Monday, August 25, 2014

Intentional Purpose

My last post on Purpose and Intentionality yielded some interesting reactions and comments from friends and readers.  One friend, roughly my age, became very animated at the topic and said, “That’s really what it’s all about—it’s why we’re here in the first place, to find our purpose!”  Another cited his recent reading of Viktor Frankl, Austrian-born neurologist, psychiatrist and Holocaust survivor, indicating that it was Dr. Frankl’s purpose each day to maintain his goal of surviving the horrors of the concentration camp.  A third responder interpreted the issue of purpose into a service-to-others action plan, stating that he had all he needed and believed his best offering would be in giving to and doing for others.  Some felt that living with a purpose was akin to a calling, as in a mission, while others described it as similar to a positive character trait, utilized whenever the opportunity presented itself. 

These reactions are interesting and likely quite typical of what many of us would say. However, are they representative of what others would say?  What would a Yazidi mother say her purpose in life is after a week in the Sinjar Mountains in 120 degree temperature?  What about a veteran with a TBI, a pending divorce and no prospects of a job?  Extreme but nonetheless real situations.  So it makes me wonder if what we comfortably discuss about purpose over a Starbucks coffee has other variables that must be factored in.  My friend who is grateful that he is now in a position in life to be able to dedicate time, treasure and talent to others, is certainly operating from a different purposeometer than Dr. Frankl.

Could it be that what each of us identifies as opportunities for intentional purposefulness is largely defined by factors related to our station in life?  Said another way, is our purpose determined not only by the assets we have  to give but by what we need as well?  When we dip the bucket into our well of resources, what do we pull out?  Is the bucket overflowing with cool, fresh water or is it half-full of a warm, fetid liquid?  Worse yet, does it come up empty with only dusty residue?  Our purpose, depending on our situation, may be to serve others through a service club, volunteer at church or the hospital or read to children after school.  Or our purpose may be to secure safe drinking water, find shelter and protection or try and find a second part-time job.  I think Maslow may agree that our needs impact our purpose.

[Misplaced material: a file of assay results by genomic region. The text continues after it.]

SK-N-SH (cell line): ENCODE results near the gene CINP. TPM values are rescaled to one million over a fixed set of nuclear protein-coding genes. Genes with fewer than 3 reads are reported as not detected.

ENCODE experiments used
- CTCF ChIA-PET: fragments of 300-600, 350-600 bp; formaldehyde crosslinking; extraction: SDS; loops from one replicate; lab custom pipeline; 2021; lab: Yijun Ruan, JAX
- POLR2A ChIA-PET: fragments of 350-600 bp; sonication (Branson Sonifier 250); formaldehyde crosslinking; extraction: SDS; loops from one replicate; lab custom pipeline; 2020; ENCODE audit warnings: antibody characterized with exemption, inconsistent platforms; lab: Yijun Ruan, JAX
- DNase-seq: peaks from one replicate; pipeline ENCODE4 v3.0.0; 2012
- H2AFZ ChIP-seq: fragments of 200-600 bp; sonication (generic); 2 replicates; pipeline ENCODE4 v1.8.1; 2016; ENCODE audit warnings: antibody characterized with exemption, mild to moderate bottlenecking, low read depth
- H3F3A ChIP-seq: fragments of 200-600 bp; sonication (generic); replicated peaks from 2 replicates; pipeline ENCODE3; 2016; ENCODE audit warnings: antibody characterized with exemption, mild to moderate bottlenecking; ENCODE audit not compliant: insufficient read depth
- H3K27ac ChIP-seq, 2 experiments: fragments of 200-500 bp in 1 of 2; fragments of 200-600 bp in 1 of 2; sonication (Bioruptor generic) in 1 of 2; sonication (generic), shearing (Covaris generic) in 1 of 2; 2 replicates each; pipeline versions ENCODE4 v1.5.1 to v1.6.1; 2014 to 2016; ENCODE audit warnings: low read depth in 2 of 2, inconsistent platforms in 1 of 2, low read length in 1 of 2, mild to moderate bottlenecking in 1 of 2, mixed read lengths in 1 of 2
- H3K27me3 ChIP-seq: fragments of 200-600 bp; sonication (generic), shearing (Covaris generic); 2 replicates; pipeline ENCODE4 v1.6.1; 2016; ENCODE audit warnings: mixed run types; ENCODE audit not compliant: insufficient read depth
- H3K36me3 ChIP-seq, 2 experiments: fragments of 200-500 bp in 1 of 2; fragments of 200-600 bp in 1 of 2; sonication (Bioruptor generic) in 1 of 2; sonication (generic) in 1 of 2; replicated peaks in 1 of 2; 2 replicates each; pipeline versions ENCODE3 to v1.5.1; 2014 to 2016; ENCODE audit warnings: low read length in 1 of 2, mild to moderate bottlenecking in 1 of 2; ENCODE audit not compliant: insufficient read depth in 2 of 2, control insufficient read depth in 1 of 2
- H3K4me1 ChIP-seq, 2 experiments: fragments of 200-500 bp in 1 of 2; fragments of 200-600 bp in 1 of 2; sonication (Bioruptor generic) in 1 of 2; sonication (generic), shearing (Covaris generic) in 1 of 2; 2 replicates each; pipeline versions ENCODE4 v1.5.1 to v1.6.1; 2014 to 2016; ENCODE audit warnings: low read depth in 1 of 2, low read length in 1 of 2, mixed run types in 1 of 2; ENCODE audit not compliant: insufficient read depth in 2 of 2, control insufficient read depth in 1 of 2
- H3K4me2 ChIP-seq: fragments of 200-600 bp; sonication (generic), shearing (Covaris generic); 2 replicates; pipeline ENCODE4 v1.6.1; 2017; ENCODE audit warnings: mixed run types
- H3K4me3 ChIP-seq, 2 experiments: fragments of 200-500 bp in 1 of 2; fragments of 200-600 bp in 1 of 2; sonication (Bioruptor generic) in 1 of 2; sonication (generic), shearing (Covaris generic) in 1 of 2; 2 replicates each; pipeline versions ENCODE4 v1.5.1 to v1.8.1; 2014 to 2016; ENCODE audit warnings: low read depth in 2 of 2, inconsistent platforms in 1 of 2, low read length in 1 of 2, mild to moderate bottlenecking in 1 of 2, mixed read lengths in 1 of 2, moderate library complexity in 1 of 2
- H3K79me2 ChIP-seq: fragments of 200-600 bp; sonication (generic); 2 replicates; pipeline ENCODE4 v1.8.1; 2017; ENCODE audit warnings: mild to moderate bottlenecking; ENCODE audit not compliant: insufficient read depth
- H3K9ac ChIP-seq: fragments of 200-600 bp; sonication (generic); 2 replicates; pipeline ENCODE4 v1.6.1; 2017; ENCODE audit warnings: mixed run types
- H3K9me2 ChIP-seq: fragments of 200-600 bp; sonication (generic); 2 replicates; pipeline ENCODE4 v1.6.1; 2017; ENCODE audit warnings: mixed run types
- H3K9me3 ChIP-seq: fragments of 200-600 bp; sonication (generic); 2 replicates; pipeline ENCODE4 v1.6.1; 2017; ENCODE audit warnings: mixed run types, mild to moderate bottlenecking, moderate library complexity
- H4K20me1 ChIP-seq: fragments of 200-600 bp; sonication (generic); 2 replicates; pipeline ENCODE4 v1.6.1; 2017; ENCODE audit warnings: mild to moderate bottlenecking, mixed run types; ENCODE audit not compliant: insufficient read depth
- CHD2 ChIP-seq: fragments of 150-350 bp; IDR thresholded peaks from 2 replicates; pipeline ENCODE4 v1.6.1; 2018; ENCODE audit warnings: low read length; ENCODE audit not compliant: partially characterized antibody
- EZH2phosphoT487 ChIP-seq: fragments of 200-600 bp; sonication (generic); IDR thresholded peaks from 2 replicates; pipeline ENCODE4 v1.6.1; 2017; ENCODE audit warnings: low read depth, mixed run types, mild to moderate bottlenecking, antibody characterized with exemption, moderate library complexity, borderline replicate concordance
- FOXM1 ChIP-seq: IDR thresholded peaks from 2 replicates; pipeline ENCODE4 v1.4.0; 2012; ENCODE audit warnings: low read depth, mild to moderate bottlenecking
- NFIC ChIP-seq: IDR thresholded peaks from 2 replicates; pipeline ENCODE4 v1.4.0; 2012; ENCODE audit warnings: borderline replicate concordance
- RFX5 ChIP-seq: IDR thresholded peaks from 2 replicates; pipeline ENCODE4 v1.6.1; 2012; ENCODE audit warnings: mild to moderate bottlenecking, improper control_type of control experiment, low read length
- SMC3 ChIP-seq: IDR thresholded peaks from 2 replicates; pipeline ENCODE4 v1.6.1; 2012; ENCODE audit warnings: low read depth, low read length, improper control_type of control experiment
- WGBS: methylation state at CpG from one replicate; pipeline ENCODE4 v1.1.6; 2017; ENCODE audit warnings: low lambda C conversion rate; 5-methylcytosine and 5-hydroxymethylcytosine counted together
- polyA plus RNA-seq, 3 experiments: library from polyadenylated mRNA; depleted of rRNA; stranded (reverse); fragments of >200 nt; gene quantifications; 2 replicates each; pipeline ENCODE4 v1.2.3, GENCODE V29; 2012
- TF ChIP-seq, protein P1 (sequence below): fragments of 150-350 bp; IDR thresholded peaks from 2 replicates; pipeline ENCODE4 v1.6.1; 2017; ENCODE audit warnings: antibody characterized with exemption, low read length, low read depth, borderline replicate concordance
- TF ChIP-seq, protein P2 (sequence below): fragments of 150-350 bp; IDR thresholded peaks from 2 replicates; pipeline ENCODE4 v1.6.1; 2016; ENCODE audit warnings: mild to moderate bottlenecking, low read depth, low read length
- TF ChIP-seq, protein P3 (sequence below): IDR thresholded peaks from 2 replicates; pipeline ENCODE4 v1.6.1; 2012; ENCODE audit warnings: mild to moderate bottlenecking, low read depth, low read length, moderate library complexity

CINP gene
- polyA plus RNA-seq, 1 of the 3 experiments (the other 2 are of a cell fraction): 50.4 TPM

However, the irony in this may be what these quests have in common; to fill some basic condition that exists within ourselves.  The major difference may be where one finds oneself on the hierarchy of need.  The need for basic security is on a different level as the need for self-actualization but both remain needs seeking fulfillment, nevertheless.  Therefore, when we awaken each morning and renew our pledge to live today with a purpose, it is related to what our needs are and our quest to satisfy them.  There is nothing perverse in quenching a personal need and committing to a purpose that may make a difference in someone else’s life at the same time, in fact, the two may be inseparably and intimately connected.  That’s why we believe it’s better to give than receive!

Tuesday, August 12, 2014

Gonna Sell "em!